Character Commodification as a Response to Class Destabilization in Emma

April 5, 2019 by Essay Writer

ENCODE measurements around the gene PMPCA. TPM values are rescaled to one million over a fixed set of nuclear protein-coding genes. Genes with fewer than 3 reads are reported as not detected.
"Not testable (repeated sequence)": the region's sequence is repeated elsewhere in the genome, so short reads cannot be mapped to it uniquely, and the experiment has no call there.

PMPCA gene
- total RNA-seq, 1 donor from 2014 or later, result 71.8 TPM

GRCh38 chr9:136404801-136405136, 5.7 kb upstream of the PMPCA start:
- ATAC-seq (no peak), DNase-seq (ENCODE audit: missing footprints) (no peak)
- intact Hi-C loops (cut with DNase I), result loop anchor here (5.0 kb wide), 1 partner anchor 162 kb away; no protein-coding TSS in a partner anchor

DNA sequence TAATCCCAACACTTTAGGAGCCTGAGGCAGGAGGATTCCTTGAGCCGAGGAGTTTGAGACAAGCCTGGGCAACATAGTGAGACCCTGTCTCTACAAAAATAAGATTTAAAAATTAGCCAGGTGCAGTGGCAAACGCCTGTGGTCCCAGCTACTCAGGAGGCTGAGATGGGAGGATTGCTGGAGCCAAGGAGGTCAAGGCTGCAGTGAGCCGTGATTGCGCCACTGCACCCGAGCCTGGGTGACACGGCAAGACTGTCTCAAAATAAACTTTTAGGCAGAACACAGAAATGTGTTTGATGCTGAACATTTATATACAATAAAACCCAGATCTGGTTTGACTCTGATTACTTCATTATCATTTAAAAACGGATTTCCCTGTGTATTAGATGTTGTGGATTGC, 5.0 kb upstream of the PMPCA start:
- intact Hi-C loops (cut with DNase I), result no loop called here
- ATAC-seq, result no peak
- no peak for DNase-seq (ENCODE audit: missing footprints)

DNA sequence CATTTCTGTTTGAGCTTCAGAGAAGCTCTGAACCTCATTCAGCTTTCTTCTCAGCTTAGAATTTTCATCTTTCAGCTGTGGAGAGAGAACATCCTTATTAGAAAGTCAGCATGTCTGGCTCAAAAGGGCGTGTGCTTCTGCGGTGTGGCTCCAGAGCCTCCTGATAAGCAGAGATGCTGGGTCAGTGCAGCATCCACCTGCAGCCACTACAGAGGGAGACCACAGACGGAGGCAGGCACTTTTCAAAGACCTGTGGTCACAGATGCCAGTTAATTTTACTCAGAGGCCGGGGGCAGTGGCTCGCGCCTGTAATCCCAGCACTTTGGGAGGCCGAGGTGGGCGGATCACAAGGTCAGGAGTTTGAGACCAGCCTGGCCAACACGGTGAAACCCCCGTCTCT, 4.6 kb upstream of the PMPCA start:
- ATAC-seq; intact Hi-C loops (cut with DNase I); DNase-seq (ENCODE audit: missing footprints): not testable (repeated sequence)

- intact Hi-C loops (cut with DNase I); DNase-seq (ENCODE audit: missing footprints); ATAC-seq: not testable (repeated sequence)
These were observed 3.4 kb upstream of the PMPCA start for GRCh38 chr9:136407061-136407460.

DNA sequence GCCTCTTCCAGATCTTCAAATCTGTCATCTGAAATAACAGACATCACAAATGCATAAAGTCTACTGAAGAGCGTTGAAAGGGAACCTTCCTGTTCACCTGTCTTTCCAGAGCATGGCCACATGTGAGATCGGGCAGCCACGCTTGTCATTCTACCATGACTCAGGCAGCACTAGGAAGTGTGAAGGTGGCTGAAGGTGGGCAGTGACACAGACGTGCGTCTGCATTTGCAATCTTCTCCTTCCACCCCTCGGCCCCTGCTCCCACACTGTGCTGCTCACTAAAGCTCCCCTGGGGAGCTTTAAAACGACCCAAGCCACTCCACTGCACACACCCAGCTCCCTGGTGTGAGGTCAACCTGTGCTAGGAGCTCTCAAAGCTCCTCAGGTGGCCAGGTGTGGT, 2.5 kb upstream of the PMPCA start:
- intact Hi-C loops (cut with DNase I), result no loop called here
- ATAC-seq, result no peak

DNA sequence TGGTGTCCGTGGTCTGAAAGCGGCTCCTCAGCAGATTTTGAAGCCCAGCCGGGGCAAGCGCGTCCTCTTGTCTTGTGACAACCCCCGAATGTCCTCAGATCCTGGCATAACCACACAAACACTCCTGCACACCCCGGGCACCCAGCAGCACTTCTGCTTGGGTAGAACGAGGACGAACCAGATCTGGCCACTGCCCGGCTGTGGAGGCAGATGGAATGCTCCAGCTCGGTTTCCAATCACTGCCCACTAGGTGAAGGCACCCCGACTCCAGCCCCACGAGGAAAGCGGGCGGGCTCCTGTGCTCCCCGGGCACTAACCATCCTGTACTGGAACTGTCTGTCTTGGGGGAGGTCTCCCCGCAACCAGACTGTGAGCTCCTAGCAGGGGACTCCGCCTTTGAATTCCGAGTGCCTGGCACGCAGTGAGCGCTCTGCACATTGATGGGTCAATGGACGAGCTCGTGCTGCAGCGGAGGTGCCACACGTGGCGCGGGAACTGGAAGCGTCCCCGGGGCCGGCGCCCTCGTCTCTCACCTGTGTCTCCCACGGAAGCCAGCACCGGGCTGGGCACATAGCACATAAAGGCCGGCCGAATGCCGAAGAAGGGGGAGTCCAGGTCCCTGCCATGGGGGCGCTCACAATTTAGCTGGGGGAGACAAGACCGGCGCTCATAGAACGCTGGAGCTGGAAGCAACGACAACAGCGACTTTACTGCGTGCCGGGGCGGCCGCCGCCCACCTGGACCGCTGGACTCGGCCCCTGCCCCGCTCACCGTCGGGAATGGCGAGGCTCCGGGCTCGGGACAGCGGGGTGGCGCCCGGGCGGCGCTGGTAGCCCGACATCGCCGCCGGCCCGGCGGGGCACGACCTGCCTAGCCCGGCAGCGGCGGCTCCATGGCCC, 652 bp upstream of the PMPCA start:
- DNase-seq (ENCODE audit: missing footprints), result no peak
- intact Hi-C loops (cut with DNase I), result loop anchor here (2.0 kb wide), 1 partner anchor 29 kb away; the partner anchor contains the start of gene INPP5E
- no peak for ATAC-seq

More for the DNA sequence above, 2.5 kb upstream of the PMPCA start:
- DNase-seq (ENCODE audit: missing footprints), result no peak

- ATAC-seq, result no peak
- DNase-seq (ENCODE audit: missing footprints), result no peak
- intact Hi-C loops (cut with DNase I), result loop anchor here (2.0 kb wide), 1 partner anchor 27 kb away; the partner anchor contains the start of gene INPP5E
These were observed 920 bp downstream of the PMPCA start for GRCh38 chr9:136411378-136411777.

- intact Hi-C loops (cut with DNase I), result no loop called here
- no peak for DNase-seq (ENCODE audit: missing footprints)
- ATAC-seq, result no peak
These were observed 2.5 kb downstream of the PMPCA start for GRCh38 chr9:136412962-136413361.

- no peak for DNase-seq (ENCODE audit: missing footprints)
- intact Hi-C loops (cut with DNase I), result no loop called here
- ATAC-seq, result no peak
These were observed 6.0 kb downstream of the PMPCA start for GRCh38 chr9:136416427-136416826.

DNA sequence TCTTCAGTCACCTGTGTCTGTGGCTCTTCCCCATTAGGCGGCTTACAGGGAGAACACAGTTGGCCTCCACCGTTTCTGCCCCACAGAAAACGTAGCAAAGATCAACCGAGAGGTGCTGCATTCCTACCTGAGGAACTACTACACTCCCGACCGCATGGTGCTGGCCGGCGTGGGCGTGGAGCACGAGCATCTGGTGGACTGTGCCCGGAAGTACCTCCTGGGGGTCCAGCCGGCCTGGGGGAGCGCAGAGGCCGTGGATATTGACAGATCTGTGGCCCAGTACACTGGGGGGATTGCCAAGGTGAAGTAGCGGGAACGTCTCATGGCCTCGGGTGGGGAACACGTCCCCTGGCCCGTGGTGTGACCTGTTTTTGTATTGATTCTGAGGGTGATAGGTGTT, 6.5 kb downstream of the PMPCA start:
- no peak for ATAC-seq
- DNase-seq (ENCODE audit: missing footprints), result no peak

Jane Austen’s classic is not merely a story of Emma Woodhouse’s journey of self discovery, nor is it just a tale of country romance, but rather, Emma chronicles the anxiety of its time: the destabilization of the classes. As the Industrial Revolution allowed for the democratization of money, more and more individuals were able to climb the social ladder in England as never before. With the formation of the ìnew middle classî came the blurring of class distinction and the impetus for the bourgeois identity crisis. With so many people gaining access to such signs of affluence as clothing, furnishings, and the means to move farther away from the city, the ability to distinguish the new middle class from the gentry was becoming difficult. From the characterization of the Eltons, Coles, Martins, and Sucklings, to the geography of the setting, Emma reveals bourgeois society’s fear of infiltration.Perhaps Austen’s best characterization of the nouveau riche comes in the form of Mr. and Mrs. Cole. A ìvery good sort of people…of low origin, in trade, and only moderately genteel,î the Coles have managed to improve their means quite considerably in a short amount of time to become, ìin fortune and style of living, second only to the family at Hartfieldî (132). Emma is particularly offended by their upward mobility and is determined to refuse their invitation to a dinner party: ìThe Coles were very respectable in their own way, but they ought to be taught that it was not for them to arrange the terms on which the superior families would visit themî (132). It is only after Emma realizes that all of her friends will be attending the party that she elects not to exercise the ìpower of refusalî (132), but rather to accept her invitation, thereby further facilitating the amalgamation of the classes.One of the more interesting illustrations of the dismantling hierarchy of the classes is Austen’s choice of setting for her characters. Highbury is situated in the country and consists primarily of estates and cottages. What is interesting to note is the status of these estates and their relationship to one another. Most revealing is George Knightley’s huge estate of Donwell Abbey, associated with a lineage predating Henry VIII, and its connection to Abbey Mill Farm and Hartfield. Given its relation in name and close proximity to Donwell Abbey, it is highly likely that Abbey Mill Farm was once a part of Knightley’s estate. But, the farm is now occupied and owned by Robert Martin and his family and is no longer in an inferior position to Donwell. Similarly, given Hartfield’s adjacency to Donwell Abbey, it is conceivable that it, too, was previously associated with the larger estate. This geography is an effective illustration of the fracturing countryside and the dismantling of paternal dominion.Another particularly effective depiction of the countryside’s vulnerability is Austen’s narration of Harriet’s attack by the gypsies. In a passage akin to Dickens’ description of the working class’s uncomfortable proximity to the suburbs, Austen writes: ì[T]he Richmond road, which, though apparently public enough for safety, had led them into alarm.óAbout half a mile beyond Highbury, making a sudden turn, and deeply shaded by elms on each side…they had suddenly perceived…a party of gipsiesî (214). In this scene, Harriet and her companion are accosted by ìhalf a dozen children, headed by a stout womanî (214) begging for money. After Harriet gives them a shilling and begs them not to harm her, she is further approached, ìor rather surrounded, by the whole gang, demanding moreî (214). This description characterizes the popular caricature of the teeming masses of the working class, and it is a further representation of bourgeois social fears. Perhaps even more telling than the characterization of the gipsies in this scene is the characterization of Harriet. Throughout this passage, Harriet is referred to as ìMiss Smithî and a ìlady,î thereby masquerading Harriet’s class affiliation. At this point, Austen shows the reader that Harriet’s class goes unquestioned and that the inability to distinguish class in this society is becoming more difficult. Not only is the fear of invasion epitomized in the gypsy attack, but the anxiety of infiltration is further evidenced by Harriet’s new class ambiguity. Despite her newly acquired genteel addresses in this scene, Harriet is still masterfully prevented from rising too high in Highbury through her appropriation by Emma.Emma, in her obsessive narcissism, appoints Harriet her protégé and assumes the role of friend and guide. But, rather than improving Harriet’s position, Emma’s concerns revolve around how Harriet may be most useful to her and how Harriet’s actions will best reflect on Emma’s reputation. As Emma’s fancy inspires her to invent a history for Harriet, Harriet assumes the role of Emma’s canvas, both literally and figuratively. When Emma is not painting Harriet’s portrait, she is stylizing her character, particularly telling her who she should and should not marry. Throughout the text, Harriet is continually referred to as a ìNobody,î further emphasizing her dehumanization by Emma. As Austen writes: ìHarriet had a sweet, docile, grateful disposition…[and]…Altogether [Emma] was quite convinced of Harriet Smith’s being exactly the young friend she wantedóexactly the something which her home required…Harriet would be loved as one to whom she could be usefulî (15). In this way, Harriet’s class ambiguity is overshadowed and controlled by Emma’s appropriation of her. Augusta Elton is another character who illustrates the blurring of class distinction through her appropriation of signs of affluence. Aside from her repeated references to Bath, Maple Grove, and her relative’s, the Sucklings, elegant carriage, Augusta’s soul desire is to manage everyone and everything, and to secure a position in bourgeois society. In her attempt to move in on genteel society, Augusta is keenly aware of the positions of those around her, and, as a result, her motivation to manage others moves toward the commodification of Jane Fairfax. As ìtwinsî of snobbery and manipulation, both Emma and Augusta take it upon themselves to locate those in positions of inferiority, and through commodification they seek to maintain their respective statures. As Emma repeatedly snubs Robert Martin, the Coles, and others, Augusta thinks quite highly of herself and makes Harriet the target of her rebuke. This act of snobbery is particularly ironic considering both Augusta and Harriet come from mercantile parents. Similarly, both Emma and Augusta seek to take young, disadvantaged women under their charge to groom and improve them. As Augusta describes her intentions toward Jane, the reader can hear the echo of Emma’s statements regarding Harriet: Jane Fairfax is absolutely charming…I quite rave about Jane Fairfax. A sweet, interesting creature. So mild and ladylike…She is very timid and silent. One can see that she feels the want of encouragement…I am a great advocate for timidity…Jane Fairfax is a very delightful creature, and interests me more than I can express.óI shall certainly have her very often at my house, shall introduce her wherever I can. (180-181)Augusta appropriates herself the patroness of Jane and thereby acquires a sign of gentility. Later, Augusta tells Jane that she has secured her a job as a governess with a family of her sister’s friend in town, thereby securing Jane’s removal as a threat. Both Jane and Harriet are relatively broke and devoid of parentage, but their noble qualities and charm make them threatening to a bourgeois society that is increasingly violated by those who possess appealing personal attributes rather than solely large bank accounts. For this reason, Emma and Augusta, in their obsessive narcissism, feel the need to control these women; to maintain their superior status. As the novel closes with the allusion to home break-ins in the countryside, Austen reminds her readers that the threat of violation to the estates of the bourgeoisie is very real. As Knightley moves in with the Woodhouses, it is clear that ìthe small band of true friendsî (313) must group together to combat such a threat. Under the guise of consideration, benevolence, and parental guardianship, Emma and Augusta cope with their inability to manage the upward mobility of the nouveau riche by plotting to maintain the inferiority of the young women they purport to improve.